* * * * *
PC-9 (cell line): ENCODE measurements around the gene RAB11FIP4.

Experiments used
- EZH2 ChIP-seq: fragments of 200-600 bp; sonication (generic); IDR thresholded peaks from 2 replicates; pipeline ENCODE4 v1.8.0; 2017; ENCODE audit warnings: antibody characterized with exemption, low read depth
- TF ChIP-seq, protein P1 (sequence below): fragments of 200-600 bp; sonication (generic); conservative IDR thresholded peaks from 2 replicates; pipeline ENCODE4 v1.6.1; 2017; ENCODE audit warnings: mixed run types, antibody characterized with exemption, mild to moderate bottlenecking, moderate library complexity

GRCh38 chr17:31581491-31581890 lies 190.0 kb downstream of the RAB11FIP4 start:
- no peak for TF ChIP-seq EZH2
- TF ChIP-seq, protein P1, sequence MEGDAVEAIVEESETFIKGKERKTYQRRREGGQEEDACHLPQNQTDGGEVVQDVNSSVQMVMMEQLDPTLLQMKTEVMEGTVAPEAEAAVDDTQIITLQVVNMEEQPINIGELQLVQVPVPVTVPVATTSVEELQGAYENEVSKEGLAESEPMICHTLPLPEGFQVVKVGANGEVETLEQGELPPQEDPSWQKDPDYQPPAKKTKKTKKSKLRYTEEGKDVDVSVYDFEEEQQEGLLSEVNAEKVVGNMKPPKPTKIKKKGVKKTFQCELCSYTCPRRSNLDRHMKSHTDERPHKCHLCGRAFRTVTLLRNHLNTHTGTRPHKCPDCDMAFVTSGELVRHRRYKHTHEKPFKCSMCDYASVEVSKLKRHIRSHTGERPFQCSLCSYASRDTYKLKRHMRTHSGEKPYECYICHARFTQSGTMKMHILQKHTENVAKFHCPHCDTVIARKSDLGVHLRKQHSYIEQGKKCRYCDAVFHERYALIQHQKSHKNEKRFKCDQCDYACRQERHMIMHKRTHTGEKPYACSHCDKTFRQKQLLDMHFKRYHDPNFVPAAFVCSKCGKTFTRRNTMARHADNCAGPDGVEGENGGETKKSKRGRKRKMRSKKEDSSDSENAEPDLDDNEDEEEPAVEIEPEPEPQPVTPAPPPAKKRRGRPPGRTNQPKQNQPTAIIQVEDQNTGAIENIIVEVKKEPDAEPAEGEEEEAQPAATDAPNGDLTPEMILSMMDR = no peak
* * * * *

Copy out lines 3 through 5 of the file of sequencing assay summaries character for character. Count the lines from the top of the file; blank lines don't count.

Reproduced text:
- EZH2 ChIP-seq: fragments of 200-600 bp; sonication (generic); IDR thresholded peaks from 2 replicates; pipeline ENCODE4 v1.8.0; 2017; ENCODE audit warnings: antibody characterized with exemption, low read depth
- TF ChIP-seq, protein P1 (sequence below): fragments of 200-600 bp; sonication (generic); conservative IDR thresholded peaks from 2 replicates; pipeline ENCODE4 v1.6.1; 2017; ENCODE audit warnings: mixed run types, antibody characterized with exemption, mild to moderate bottlenecking, moderate library complexity

GRCh38 chr17:31581491-31581890 lies 190.0 kb downstream of the RAB11FIP4 start: